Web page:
American Tantra 2: touching, cuddling, smooching, and sexing helps you lose weight! 
By Dr. Keith Witt
April 8, 2012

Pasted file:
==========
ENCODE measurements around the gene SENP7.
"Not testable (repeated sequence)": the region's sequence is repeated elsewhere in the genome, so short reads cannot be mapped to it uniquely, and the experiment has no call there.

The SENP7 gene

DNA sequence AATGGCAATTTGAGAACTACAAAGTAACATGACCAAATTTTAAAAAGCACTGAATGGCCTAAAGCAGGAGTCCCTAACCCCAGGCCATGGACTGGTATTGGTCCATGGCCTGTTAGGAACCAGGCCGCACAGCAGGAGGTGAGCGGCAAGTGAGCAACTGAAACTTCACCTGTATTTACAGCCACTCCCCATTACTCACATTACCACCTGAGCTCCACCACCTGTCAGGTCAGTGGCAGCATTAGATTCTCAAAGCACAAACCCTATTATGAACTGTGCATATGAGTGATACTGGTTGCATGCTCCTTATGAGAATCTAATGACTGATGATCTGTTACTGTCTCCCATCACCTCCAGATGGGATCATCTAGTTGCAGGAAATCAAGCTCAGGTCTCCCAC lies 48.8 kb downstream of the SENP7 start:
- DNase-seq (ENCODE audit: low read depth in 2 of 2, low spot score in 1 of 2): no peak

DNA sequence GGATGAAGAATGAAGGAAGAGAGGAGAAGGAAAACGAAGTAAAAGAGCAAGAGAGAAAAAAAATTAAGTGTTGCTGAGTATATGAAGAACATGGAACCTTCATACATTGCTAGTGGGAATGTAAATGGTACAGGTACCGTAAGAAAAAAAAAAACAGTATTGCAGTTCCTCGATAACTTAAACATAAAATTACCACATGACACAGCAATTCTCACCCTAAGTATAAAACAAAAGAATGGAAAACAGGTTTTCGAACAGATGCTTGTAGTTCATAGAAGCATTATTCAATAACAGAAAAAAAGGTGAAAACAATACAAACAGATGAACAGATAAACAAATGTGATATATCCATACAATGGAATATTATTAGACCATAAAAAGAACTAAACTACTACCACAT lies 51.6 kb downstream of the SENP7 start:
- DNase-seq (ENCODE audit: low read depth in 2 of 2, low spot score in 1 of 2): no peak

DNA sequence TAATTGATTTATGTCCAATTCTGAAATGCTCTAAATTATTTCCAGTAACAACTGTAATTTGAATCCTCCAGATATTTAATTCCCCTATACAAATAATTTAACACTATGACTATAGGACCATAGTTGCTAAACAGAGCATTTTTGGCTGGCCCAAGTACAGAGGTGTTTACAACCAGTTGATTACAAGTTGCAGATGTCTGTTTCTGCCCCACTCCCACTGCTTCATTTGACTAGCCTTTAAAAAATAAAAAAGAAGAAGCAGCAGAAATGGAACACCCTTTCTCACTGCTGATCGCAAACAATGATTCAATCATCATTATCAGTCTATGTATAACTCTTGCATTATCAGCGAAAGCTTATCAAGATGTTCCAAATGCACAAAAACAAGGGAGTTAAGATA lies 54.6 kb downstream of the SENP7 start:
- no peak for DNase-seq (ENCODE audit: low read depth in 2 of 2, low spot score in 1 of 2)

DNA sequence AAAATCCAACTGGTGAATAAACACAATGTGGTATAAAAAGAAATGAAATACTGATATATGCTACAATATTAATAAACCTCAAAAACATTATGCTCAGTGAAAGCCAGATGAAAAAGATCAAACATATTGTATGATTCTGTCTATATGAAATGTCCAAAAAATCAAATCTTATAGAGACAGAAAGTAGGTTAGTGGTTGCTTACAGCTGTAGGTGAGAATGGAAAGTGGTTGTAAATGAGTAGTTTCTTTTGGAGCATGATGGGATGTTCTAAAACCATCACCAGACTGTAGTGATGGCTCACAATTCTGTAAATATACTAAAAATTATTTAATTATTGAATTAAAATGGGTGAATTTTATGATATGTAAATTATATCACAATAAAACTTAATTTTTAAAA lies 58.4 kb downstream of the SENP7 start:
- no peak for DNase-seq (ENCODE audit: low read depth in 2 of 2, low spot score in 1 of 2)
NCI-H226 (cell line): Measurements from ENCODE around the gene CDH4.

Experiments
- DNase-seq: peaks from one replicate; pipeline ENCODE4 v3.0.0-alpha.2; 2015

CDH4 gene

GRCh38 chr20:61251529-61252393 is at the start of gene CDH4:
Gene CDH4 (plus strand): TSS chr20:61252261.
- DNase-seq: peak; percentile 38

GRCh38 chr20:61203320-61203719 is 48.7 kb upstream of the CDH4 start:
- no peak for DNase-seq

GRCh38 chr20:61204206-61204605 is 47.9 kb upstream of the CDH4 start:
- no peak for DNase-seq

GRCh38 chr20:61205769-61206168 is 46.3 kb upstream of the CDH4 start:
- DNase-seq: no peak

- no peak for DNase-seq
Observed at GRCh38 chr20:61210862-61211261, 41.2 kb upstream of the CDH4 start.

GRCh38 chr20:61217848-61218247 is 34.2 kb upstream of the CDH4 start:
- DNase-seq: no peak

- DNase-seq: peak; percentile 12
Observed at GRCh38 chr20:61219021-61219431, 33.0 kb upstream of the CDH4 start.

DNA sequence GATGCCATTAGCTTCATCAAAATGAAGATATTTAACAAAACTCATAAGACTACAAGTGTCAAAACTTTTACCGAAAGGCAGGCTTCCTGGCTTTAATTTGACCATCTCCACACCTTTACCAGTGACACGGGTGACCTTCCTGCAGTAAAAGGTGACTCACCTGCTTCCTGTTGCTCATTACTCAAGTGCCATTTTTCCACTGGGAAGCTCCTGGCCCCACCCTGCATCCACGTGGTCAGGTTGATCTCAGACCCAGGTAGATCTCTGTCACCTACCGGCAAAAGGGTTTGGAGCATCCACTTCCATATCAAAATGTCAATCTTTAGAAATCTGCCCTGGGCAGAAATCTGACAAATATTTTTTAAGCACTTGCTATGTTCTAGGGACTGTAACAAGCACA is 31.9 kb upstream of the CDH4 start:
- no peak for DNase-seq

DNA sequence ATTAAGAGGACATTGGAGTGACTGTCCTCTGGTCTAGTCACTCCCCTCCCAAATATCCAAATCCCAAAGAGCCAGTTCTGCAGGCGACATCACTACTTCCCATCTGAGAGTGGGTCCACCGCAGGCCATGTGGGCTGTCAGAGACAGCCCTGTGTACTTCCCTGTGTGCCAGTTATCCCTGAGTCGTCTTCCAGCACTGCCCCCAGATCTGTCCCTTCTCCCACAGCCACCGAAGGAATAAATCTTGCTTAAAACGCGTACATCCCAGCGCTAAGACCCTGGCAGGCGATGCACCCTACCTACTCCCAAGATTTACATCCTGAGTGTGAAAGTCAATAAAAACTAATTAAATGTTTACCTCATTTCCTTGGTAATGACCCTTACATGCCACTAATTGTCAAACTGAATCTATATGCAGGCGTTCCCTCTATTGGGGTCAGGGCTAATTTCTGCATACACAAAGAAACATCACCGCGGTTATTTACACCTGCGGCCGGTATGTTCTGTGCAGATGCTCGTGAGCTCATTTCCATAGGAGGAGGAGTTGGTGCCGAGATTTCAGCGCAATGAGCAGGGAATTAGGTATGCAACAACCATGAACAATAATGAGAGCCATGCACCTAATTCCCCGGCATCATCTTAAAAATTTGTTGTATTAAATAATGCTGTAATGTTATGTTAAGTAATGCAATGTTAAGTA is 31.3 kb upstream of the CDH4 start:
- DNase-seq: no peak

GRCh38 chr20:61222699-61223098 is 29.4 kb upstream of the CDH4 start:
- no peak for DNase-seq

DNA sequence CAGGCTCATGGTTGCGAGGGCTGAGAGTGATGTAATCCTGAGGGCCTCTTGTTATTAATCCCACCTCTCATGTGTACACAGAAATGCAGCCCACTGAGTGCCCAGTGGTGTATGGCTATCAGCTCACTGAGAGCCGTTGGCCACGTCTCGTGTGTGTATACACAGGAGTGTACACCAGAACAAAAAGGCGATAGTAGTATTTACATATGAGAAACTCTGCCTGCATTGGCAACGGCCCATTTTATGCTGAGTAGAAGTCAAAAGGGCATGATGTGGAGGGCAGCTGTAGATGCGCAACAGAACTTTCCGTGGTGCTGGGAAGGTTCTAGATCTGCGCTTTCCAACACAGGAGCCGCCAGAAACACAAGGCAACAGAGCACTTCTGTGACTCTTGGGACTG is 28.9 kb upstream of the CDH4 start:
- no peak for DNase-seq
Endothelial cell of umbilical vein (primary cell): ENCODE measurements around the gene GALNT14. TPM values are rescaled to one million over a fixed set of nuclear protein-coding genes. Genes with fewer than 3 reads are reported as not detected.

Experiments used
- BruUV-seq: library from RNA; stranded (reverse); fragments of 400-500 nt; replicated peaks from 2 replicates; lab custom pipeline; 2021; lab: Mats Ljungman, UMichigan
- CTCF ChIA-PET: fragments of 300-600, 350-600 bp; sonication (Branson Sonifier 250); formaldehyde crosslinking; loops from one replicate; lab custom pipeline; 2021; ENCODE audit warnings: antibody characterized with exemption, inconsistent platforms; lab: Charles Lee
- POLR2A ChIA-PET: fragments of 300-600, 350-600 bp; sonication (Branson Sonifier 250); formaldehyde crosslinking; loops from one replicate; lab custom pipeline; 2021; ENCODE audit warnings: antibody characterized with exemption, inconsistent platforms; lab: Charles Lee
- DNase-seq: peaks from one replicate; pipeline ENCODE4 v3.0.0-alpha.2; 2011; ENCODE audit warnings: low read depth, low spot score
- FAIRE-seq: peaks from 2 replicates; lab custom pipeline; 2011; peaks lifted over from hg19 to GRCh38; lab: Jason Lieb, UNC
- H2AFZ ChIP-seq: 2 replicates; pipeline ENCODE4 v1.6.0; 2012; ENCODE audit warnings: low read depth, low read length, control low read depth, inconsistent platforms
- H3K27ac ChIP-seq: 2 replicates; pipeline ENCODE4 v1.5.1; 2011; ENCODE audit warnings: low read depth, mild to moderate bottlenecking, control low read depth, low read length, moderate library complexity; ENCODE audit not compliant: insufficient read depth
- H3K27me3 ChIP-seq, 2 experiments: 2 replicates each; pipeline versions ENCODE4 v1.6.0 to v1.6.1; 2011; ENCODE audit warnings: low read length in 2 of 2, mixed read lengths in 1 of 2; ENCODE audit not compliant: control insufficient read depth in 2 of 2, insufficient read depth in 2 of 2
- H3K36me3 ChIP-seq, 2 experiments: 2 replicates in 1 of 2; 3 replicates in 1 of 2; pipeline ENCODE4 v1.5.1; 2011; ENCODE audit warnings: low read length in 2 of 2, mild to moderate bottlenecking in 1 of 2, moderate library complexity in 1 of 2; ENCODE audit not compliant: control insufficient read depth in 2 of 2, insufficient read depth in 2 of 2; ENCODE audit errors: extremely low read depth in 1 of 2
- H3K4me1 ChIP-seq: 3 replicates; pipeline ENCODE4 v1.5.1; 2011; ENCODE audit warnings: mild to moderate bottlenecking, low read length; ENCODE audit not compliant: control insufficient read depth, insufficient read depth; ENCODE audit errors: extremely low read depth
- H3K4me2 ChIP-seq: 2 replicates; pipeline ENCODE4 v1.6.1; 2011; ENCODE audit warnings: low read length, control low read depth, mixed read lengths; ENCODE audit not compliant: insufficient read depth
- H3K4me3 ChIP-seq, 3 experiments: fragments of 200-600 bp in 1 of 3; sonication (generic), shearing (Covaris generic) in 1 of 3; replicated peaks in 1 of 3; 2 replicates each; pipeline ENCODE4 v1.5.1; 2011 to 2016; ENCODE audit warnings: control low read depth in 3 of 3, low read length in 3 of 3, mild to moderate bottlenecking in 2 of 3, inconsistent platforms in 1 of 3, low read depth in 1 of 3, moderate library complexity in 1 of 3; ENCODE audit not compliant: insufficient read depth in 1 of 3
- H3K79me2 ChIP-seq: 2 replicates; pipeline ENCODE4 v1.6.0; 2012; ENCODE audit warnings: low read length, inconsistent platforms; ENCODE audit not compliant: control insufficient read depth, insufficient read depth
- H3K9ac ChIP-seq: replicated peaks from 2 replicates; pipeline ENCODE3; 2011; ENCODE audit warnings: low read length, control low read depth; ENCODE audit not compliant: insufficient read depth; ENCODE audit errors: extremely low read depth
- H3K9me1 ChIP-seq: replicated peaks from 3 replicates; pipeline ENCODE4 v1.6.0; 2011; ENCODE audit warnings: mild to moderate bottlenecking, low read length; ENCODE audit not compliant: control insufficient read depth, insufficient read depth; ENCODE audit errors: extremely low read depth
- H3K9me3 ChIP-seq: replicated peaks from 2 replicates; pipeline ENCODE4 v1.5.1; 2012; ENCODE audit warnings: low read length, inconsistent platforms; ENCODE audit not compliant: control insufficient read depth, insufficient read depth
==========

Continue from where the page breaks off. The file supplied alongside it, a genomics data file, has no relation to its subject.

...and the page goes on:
A recent study revealed that a third of men have had fantasy sex with over one thousand women. Men are genetically wired to crave diversity of sexual partners, and most guys deal using autoerotic daydreams, often fueled by sexy media images. Men aren’t alone on the romantic fantasy highway. Over fifty percent of books sold in this country are romances bought by women about virile, present, loving men claiming and ravishing smart, radiant women. Remember the sixties? If you do, you’ll recall that men’s main sources of erotica were Penthouse and Playboy. Back before internet porn, “men’s magazines” weren’t about working out and having outdoor adventures, they were about pictures of (mostly) naked women and sex. I always loved the Penthouse Letters to the Editor section (it was my second favorite part). The letters read like soft-core porn, and each issue would usually have one offering that rang my erotic bell, or—more rarely—offered a new perspective. One woman wrote she lost weight by having sex five times a day. Largely clueless about the potential horrors of sexual compulsivity and sex addiction, I thought this strategy fantastic. Besides constant sex sounding just right to my twenty-eight-year-old male libido (many twenty-something guys think about sex every 52 seconds) I was also intrigued by her claim. Like most Americans, I’ve always been somewhat obsessed with weight loss, and wondered if frequent sex actually worked for weight control. Fast forward 33 years (33 years?—really?) to current research on diet, lifestyle, metabolism, stress management, sex, and weight. It looks like that woman might have been on to something. Weight is not just about calories and dieting—not even close. Weight is a function of genetic heritage, lifestyle, stress levels, exercise patterns, and what kinds of food we eat and when we eat them (yes, when we eat matters—just eating breakfast means you effectively consume around 150 to 300 fewer calories that day). Eating is also social (digestion is personal). People tend to bond with others around food, and often turn to food when lonely. The intersections of social engagement, stress and food are where sex comes in. We all know that regular exercise and frequent small healthy meals optimize healthy weight, but stress management and social satisfaction weigh in heavily. How we manage stress affects weight gain and loss, and loving human touch alleviates stress. Loving touch reduces the stress hormone cortisol—one of the main culprits in weight gain. Some monkeys groom others up to a sixth of their waking hours, and such friendly touch reduces participants’ cortisol levels. Interestingly, in the monkey studies, the groomers, givers of sensual attention, had the lowest cortisol. It was especially soothing to sooth others. Stress increases cortisol. When our brains believe we are threatened, our hypothalamus tells our pituitary to tell our adrenals (which are on top of the kidneys) to pump adrenaline (a “lets get jacked up and moving” hormone) and cortisol (a “let’s prepare sugar levels, blood pressure, and immune systems for battle” hormone) into our blood to get us ready to fight or flee. When we have too much or too constant stress—over days, weeks, or years, like extended battle, grinding poverty, political repression, abuse, or neglect—our cortisol levels first get high, then get flat, telling our bodies’ to turn muscle into fat. Chronic high cortisol also results in craving carbohydrates and eating more. Even worse, constant high stress elevates levels of an enzyme in cells called HSD, which keeps cortisol high inside the cells, even when the levels drop in the blood stream. HSD causes cells to hang on to the fat they’ve got and store more fat—especially in the belly and hips. This is why dieting rarely works—it’s stressful to limit food, stress increases cortisol and HSD, and our bodies hold on to fat and store more ASAP. Like the grooming monkeys, loving touch reduces cortisol, and helps us deal with stress. Sex is particularly great because making love typically gives our body the equivalent of twenty minutes of aerobic exercise (with exceptions to those who prefer super-quickies), and increases the bonding chemicals oxytocin and vasopressin—associated with that post-coital glow when we’re cuddling in warm aftermath. Also, most couples report feeling less stressed in their general life for up to twenty-four hours (or even longer) after making love. Feeling securely connected as a lover apparently has huge, long lasting stress reduction benefits. Men who believed there was plenty of affection in their marriages were 300% more likely to report themselves happy and satisfied. After working with couples for almost forty years, I can’t think of any other activity that lasts for (typically) fifteen to forty-five minutes that has such consistent and wide ranging healthy effects as love-making. Maybe it even helps us lose weight.
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